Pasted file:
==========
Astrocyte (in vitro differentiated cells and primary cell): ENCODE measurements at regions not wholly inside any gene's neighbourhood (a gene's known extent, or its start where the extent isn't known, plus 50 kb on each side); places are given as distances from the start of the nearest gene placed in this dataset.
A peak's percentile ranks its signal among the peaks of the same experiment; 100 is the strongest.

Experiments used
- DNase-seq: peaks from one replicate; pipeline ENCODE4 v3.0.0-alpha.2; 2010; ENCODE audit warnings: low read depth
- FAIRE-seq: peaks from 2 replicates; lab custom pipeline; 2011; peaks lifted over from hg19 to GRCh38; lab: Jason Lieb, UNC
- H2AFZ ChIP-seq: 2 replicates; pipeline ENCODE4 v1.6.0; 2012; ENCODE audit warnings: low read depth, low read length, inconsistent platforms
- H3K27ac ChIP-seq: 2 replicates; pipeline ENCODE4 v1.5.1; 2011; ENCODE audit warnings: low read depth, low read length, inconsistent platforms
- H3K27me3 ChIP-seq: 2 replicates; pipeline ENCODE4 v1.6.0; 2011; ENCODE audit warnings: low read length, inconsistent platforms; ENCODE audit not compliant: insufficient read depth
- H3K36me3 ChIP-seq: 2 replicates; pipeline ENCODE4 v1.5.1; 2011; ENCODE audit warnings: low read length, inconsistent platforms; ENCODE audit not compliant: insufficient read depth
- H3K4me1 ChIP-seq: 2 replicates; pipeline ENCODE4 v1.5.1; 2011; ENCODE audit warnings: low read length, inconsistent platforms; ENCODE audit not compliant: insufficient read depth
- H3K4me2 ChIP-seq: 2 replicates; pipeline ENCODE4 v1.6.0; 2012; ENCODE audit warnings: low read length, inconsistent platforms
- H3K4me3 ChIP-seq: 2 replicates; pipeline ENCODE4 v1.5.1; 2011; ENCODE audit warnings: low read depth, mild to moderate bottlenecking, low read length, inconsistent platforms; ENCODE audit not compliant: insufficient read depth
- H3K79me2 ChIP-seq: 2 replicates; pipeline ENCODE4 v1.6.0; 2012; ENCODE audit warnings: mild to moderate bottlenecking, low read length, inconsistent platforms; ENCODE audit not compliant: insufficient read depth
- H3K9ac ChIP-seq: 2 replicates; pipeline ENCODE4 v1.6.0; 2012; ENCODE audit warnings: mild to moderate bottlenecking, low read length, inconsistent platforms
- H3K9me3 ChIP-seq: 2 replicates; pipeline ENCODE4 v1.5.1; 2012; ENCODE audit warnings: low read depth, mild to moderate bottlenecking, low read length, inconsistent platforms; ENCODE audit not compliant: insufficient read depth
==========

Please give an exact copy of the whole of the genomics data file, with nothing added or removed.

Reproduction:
Astrocyte (in vitro differentiated cells and primary cell): ENCODE measurements at regions not wholly inside any gene's neighbourhood (a gene's known extent, or its start where the extent isn't known, plus 50 kb on each side); places are given as distances from the start of the nearest gene placed in this dataset.
A peak's percentile ranks its signal among the peaks of the same experiment; 100 is the strongest.

Experiments used
- DNase-seq: peaks from one replicate; pipeline ENCODE4 v3.0.0-alpha.2; 2010; ENCODE audit warnings: low read depth
- FAIRE-seq: peaks from 2 replicates; lab custom pipeline; 2011; peaks lifted over from hg19 to GRCh38; lab: Jason Lieb, UNC
- H2AFZ ChIP-seq: 2 replicates; pipeline ENCODE4 v1.6.0; 2012; ENCODE audit warnings: low read depth, low read length, inconsistent platforms
- H3K27ac ChIP-seq: 2 replicates; pipeline ENCODE4 v1.5.1; 2011; ENCODE audit warnings: low read depth, low read length, inconsistent platforms
- H3K27me3 ChIP-seq: 2 replicates; pipeline ENCODE4 v1.6.0; 2011; ENCODE audit warnings: low read length, inconsistent platforms; ENCODE audit not compliant: insufficient read depth
- H3K36me3 ChIP-seq: 2 replicates; pipeline ENCODE4 v1.5.1; 2011; ENCODE audit warnings: low read length, inconsistent platforms; ENCODE audit not compliant: insufficient read depth
- H3K4me1 ChIP-seq: 2 replicates; pipeline ENCODE4 v1.5.1; 2011; ENCODE audit warnings: low read length, inconsistent platforms; ENCODE audit not compliant: insufficient read depth
- H3K4me2 ChIP-seq: 2 replicates; pipeline ENCODE4 v1.6.0; 2012; ENCODE audit warnings: low read length, inconsistent platforms
- H3K4me3 ChIP-seq: 2 replicates; pipeline ENCODE4 v1.5.1; 2011; ENCODE audit warnings: low read depth, mild to moderate bottlenecking, low read length, inconsistent platforms; ENCODE audit not compliant: insufficient read depth
- H3K79me2 ChIP-seq: 2 replicates; pipeline ENCODE4 v1.6.0; 2012; ENCODE audit warnings: mild to moderate bottlenecking, low read length, inconsistent platforms; ENCODE audit not compliant: insufficient read depth
- H3K9ac ChIP-seq: 2 replicates; pipeline ENCODE4 v1.6.0; 2012; ENCODE audit warnings: mild to moderate bottlenecking, low read length, inconsistent platforms
- H3K9me3 ChIP-seq: 2 replicates; pipeline ENCODE4 v1.5.1; 2012; ENCODE audit warnings: low read depth, mild to moderate bottlenecking, low read length, inconsistent platforms; ENCODE audit not compliant: insufficient read depth